Hello ILCWers! You stopping by "mid-series" so to speak.
Here is the backstory so you know what you are reading. My name is Cara. Our first daughter, Emma Grace, was born still 8 years ago. My husband and I have gone through hell - and now have two more daughters who are 4 and 6. My breakdowns in grief happen a few times a year - but when they do it is ugly.I am bearing all so others may know that raw, everyday grief morphs over time, but the emotions are ours for always. Invisible triggers still get me a few times a year.To get the most of of this post you may want to read...
"I truly am at a loss with this one. To write this book I have to go back".
I stared at the memory stick peeking out of my carry bag. Ah ...the book - That is what this is really all about, isn't it?
Because when I’m there, I’m all there. When I live in that place, my current reality seems not to exist. When I write, it is almost like a black out – time fades – hours unravel – I nearly miss pick-up time at school. Hell, last Fall I did miss meeting the carpool and she sat in my drive way waiting for 20 minutes.
But –oh - how connected I felt back then. How I loved waking everyday and knowing more of Emma, her story, her features, that her life was finding a home on the page. I long for that connected peace again, sure in the knowledge that, in time, others would know her too – that they would read my words and sigh as they recalled their own loss.
I still KNOW that to be true. And yet, editors are consistent in their feedback. "Concerned about the readership on this one" And so, I find myself struggling very much with the format it will hold. Memoir, self-help, fiction with a self-help guide built in? Maybe that would frighten the editors less. Perhaps knowing that only parts and pieces of the horror story they are reading are true -that the reader can choose to recognize or ignore them would be kinder. But this true story is ugly. That is a fact, and no fictionalized words will have the ability to remove the raw emotion behind them. But can I even do that? I don’t know.
What I DO know is how well I have taken criticism during this journey. It wasn’t right, I fixed it. It needed more nuance, I added it. I was told, “You really need more dialogue.” I recalled, and wrote it. And now – I feel like I’ve reached my limit. I feel like the author who is being asked to do that, one more thing, they just don’t feel comfortable with. The affair with the next door neighbor that sets the stage for the revelation scene in the next chapter – that takes all measure of authenticity and eradicates it.
But, and this is the funny part, I haven’t been asked to do anything yet. It is just a feeling, a sense that the book – the way it is, real and raw and honest, isn’t going to make it past an editors screening. A sense that I will have to meet the system’s requirements to sell this book. I will have to fold, give in to their idea of a saleable stillbirth tale. For that is what this is all about, sales, money, numbers, and of course – the illusive possibility for more books if it sells well.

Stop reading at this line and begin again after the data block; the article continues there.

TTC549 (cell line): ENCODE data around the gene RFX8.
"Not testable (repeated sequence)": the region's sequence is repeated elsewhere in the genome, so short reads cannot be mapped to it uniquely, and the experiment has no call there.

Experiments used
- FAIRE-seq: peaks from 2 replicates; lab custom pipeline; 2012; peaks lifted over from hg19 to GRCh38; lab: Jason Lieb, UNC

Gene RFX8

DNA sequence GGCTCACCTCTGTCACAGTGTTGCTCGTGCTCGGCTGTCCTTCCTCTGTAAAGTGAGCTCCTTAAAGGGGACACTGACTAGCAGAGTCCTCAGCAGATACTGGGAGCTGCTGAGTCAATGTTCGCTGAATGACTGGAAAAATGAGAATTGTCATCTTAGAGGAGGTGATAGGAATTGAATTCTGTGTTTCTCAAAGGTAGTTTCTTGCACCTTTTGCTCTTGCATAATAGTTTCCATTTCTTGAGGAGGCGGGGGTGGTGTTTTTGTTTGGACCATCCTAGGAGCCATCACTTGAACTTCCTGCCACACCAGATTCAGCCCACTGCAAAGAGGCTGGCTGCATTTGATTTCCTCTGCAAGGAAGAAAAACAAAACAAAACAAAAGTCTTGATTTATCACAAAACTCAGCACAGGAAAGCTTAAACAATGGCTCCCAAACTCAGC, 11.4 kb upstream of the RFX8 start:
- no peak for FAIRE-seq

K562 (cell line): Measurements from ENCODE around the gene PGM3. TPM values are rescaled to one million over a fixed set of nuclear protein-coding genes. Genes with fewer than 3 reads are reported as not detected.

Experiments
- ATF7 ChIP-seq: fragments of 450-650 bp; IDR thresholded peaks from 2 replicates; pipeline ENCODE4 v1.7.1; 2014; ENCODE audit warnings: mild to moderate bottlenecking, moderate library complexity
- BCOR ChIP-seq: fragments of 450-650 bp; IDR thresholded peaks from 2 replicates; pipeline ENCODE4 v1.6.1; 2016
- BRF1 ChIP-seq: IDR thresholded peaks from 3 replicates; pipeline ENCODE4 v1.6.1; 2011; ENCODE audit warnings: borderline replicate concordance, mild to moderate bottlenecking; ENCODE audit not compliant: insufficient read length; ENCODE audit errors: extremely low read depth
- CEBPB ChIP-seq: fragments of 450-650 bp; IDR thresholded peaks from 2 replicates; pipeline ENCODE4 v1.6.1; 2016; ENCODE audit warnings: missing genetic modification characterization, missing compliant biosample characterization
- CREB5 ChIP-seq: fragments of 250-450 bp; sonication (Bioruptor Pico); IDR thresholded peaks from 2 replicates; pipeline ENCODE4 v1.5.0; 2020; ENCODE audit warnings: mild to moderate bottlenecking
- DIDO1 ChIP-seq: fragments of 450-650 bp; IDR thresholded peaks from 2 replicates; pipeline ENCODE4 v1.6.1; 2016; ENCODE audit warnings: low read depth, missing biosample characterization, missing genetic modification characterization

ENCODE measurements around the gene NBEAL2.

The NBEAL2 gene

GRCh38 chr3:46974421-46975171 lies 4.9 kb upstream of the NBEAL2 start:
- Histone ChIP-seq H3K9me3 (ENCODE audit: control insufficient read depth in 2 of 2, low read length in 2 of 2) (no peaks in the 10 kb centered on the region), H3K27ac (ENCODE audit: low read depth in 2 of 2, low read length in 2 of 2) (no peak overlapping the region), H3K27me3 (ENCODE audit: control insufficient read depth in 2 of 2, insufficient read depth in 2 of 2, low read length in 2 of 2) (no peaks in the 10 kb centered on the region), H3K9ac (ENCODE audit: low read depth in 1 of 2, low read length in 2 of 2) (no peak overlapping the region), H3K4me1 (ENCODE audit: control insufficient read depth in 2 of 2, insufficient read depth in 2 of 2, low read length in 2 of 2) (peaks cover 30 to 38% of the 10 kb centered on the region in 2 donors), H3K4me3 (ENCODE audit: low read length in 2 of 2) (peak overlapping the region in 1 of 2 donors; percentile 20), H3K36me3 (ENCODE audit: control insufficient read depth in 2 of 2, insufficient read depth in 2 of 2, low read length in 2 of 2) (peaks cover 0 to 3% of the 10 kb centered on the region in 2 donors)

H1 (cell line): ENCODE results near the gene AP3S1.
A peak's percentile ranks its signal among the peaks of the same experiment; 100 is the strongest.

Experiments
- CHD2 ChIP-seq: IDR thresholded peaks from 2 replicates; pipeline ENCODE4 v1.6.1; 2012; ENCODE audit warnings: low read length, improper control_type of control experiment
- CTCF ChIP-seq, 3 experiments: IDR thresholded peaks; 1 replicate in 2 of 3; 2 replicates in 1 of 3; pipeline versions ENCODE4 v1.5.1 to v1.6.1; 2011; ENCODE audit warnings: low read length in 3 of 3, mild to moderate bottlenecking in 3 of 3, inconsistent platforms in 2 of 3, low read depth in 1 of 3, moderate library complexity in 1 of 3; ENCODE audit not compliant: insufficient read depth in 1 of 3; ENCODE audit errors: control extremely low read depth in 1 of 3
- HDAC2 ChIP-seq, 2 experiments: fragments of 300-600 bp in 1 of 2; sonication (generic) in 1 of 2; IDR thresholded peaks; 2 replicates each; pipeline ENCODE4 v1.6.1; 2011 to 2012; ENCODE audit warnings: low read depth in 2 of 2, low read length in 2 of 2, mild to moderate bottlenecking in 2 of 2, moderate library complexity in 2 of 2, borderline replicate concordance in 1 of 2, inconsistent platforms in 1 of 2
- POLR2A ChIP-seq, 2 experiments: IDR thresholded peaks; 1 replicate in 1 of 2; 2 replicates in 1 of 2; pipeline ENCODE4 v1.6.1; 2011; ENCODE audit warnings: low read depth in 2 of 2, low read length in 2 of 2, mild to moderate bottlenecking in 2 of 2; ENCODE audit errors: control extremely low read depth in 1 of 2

I am NOT about money. I have more than enough. I have everything I need. I want to tell the story with honesty, grace and yes – raw emotion. And so, the odd thought occurred to me that I may be going about this ass-backwards. Like countless other artists, I may have to write the piece that sells, before this one will ever see a bound cover. I may have to play the game. Create a curiorisity about Cara. People will say, Who is she? What really happened? How much of this book is true? And then – After Emma will have a home in the homes of millions of inquiring minds and the publisher will get their sales.
I have always hated the game. The politics in teaching, Deaf Eduaction especially were nearly enough to drive me from the profession. The boyfriend / girlfriend courting - who calls and when, games drove me mad. So mad, that it might have drove a few potential suitors away too! So, finding myself in this place - intrinisic motivation vs. affirmation by publisher does not feel good.
There must be a happy medium! There must - I tell myself. Moreover, I believe there is. I will find the format that meets everybodys needs. I will tell my story while helping others take a first step into their own grief road. I have faith.
I closed the computer and headed home. Feeling very much like this has been a therapeutic morning. And I think I will be able to honestly answer my sweet, flexible husband when I return home, that “Yes, it did help. It helped to find my intrinsic motivation again and let go of what the world placed in my ego driven brain as, necessary, as expected.”
And then, I will take him in my arms and show him just how much I love every part of his being, and always have for nine years. I always will for the rest of my earthly days for he has kept good his promise to respect my grief, even if he doesn’t understand it.